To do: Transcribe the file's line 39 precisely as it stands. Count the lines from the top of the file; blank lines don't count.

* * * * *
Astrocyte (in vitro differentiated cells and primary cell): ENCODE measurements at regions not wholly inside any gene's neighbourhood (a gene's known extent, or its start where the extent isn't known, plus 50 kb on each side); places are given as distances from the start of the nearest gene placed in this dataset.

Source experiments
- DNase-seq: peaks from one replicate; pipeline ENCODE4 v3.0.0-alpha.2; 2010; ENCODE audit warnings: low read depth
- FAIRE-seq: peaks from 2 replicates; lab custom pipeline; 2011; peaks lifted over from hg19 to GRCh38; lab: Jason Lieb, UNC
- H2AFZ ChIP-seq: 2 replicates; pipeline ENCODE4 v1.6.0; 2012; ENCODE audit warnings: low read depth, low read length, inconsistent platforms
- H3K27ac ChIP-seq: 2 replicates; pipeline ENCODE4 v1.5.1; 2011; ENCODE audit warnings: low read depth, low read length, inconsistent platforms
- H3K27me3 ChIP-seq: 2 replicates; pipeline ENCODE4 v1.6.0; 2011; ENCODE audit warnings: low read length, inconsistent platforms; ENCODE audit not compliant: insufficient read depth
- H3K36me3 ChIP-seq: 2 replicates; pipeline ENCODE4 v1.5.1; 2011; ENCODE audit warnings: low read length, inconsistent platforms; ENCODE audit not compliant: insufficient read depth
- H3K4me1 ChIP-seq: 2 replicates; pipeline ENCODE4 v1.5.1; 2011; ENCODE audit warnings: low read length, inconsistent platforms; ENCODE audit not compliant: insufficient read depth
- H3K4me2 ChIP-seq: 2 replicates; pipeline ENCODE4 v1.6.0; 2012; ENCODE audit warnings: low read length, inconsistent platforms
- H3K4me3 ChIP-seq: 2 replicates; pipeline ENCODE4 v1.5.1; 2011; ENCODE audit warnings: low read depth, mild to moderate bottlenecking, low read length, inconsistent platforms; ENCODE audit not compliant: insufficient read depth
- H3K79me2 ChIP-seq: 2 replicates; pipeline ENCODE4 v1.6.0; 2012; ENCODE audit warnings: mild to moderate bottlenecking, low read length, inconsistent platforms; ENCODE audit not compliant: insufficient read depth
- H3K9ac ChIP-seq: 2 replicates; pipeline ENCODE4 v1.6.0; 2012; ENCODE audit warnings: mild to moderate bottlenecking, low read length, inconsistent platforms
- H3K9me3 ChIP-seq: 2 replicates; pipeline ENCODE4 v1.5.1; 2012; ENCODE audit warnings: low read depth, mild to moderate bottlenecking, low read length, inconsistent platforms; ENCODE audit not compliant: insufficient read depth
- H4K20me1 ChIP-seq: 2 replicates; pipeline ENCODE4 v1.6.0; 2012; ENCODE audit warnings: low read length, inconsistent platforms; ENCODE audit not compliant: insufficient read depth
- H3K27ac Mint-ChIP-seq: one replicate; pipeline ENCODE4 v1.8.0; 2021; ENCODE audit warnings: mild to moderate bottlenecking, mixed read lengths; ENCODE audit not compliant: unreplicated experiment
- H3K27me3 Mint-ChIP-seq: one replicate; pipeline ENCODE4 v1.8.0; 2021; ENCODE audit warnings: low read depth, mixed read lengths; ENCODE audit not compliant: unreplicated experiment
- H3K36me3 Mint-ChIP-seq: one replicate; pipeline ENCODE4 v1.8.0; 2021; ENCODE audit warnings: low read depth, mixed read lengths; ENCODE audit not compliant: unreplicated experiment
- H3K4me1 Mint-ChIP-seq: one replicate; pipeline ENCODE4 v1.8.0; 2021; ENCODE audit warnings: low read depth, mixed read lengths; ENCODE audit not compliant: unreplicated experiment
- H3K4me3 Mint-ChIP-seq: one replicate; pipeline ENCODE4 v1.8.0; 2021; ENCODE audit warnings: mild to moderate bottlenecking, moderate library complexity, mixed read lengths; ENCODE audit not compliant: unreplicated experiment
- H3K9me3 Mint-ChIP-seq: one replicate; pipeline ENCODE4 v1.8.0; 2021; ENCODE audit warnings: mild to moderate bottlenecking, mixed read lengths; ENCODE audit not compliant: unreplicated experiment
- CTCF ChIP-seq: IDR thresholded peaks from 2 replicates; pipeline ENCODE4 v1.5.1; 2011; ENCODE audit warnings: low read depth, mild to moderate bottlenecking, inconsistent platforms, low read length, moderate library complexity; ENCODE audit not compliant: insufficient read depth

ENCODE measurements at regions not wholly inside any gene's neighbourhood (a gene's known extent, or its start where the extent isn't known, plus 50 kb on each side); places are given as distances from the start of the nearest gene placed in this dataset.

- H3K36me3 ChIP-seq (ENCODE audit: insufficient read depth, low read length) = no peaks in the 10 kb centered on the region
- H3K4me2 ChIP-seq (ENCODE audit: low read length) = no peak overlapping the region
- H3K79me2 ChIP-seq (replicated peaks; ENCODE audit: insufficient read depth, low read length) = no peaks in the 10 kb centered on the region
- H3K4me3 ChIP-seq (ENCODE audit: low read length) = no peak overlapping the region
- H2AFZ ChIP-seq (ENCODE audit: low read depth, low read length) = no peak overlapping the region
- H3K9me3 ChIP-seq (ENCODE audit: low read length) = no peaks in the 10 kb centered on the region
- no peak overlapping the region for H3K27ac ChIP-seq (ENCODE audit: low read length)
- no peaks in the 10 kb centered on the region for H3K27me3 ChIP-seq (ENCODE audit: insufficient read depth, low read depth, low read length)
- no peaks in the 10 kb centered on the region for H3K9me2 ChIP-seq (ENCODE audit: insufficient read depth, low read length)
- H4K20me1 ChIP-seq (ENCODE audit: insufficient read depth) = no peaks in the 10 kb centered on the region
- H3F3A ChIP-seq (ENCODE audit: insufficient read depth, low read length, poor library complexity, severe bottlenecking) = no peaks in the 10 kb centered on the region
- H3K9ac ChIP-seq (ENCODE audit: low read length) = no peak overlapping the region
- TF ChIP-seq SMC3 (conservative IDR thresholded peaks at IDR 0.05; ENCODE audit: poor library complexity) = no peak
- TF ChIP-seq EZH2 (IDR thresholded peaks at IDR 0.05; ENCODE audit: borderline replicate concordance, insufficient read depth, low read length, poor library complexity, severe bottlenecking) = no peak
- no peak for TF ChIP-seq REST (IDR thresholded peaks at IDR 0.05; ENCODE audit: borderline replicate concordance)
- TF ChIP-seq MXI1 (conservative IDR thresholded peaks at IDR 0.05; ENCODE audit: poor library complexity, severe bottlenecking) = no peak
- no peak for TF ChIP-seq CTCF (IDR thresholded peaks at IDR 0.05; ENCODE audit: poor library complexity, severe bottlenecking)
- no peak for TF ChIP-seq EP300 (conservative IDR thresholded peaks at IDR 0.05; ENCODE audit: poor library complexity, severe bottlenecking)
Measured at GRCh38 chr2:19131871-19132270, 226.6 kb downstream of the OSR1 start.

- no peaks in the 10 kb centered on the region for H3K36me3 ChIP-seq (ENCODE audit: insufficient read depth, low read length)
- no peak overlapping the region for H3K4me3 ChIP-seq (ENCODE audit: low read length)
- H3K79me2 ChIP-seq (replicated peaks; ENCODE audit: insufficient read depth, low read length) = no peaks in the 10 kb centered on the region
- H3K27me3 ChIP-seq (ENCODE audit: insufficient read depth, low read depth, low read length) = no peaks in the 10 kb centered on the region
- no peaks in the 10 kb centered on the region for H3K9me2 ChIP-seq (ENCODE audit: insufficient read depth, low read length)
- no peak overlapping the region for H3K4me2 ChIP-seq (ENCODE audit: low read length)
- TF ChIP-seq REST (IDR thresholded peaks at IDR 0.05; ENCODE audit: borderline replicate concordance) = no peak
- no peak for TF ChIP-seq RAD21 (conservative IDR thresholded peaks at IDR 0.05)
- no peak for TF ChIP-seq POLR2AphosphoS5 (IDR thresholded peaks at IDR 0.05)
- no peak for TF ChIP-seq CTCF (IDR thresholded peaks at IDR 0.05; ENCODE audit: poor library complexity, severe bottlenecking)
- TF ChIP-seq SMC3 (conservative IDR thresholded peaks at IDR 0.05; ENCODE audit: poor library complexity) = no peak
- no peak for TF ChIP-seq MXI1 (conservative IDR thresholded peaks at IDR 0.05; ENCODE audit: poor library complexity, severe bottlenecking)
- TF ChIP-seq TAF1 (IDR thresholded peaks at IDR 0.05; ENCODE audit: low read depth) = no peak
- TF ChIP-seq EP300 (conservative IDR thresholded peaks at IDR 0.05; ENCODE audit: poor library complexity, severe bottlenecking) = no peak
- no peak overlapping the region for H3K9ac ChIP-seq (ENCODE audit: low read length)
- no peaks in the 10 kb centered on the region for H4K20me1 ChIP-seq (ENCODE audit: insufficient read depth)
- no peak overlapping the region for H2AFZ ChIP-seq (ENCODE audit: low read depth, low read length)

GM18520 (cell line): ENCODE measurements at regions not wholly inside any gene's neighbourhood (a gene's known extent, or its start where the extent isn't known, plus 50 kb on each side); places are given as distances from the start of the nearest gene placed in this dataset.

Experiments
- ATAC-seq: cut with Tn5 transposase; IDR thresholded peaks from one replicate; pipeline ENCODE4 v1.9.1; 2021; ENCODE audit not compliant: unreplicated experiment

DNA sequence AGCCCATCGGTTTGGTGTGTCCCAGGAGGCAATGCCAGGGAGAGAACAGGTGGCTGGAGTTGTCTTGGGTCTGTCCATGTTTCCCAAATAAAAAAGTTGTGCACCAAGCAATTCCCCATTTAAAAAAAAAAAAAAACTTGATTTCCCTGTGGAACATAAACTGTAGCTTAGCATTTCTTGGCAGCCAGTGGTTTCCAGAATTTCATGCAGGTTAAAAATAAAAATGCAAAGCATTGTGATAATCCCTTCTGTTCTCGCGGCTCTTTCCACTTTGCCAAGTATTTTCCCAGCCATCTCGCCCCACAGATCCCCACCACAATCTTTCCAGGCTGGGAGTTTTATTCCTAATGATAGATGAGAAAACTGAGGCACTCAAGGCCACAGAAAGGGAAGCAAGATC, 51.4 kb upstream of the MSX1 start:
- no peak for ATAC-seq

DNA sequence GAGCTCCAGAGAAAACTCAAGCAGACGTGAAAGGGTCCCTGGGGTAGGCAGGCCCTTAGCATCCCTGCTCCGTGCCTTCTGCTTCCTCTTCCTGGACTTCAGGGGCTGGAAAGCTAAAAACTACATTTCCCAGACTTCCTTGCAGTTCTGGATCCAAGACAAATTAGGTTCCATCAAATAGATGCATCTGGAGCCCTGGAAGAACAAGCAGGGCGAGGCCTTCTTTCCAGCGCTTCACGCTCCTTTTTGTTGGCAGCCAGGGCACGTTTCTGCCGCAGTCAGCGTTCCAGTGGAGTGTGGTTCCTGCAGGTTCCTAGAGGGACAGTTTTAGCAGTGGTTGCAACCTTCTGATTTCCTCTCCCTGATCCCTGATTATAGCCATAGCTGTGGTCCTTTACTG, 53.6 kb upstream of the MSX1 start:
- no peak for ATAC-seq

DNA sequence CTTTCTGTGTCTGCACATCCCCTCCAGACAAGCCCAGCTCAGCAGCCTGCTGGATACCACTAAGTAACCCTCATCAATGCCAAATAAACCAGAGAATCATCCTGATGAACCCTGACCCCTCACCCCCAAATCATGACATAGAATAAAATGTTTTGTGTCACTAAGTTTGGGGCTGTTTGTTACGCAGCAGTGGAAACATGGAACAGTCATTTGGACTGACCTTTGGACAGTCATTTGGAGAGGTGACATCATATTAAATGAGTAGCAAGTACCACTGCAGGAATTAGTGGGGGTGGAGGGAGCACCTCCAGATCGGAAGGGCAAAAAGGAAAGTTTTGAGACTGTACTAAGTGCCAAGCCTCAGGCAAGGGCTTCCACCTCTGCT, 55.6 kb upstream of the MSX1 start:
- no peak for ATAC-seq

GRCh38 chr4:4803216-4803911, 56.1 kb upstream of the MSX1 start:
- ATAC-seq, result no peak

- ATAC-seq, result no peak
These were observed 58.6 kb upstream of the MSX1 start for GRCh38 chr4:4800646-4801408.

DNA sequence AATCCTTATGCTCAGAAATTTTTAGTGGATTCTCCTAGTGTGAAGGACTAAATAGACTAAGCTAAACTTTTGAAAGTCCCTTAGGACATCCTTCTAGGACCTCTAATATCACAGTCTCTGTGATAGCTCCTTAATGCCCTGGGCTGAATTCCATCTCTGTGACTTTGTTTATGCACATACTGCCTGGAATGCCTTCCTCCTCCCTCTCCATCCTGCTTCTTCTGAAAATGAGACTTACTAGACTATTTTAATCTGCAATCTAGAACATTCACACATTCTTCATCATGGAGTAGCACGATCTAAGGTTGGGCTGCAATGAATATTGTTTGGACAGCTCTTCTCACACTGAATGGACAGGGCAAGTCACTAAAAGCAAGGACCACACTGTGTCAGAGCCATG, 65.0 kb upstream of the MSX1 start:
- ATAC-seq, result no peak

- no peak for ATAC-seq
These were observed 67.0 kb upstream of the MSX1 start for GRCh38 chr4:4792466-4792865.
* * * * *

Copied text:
- TF ChIP-seq MXI1 (conservative IDR thresholded peaks at IDR 0.05; ENCODE audit: poor library complexity, severe bottlenecking) = no peak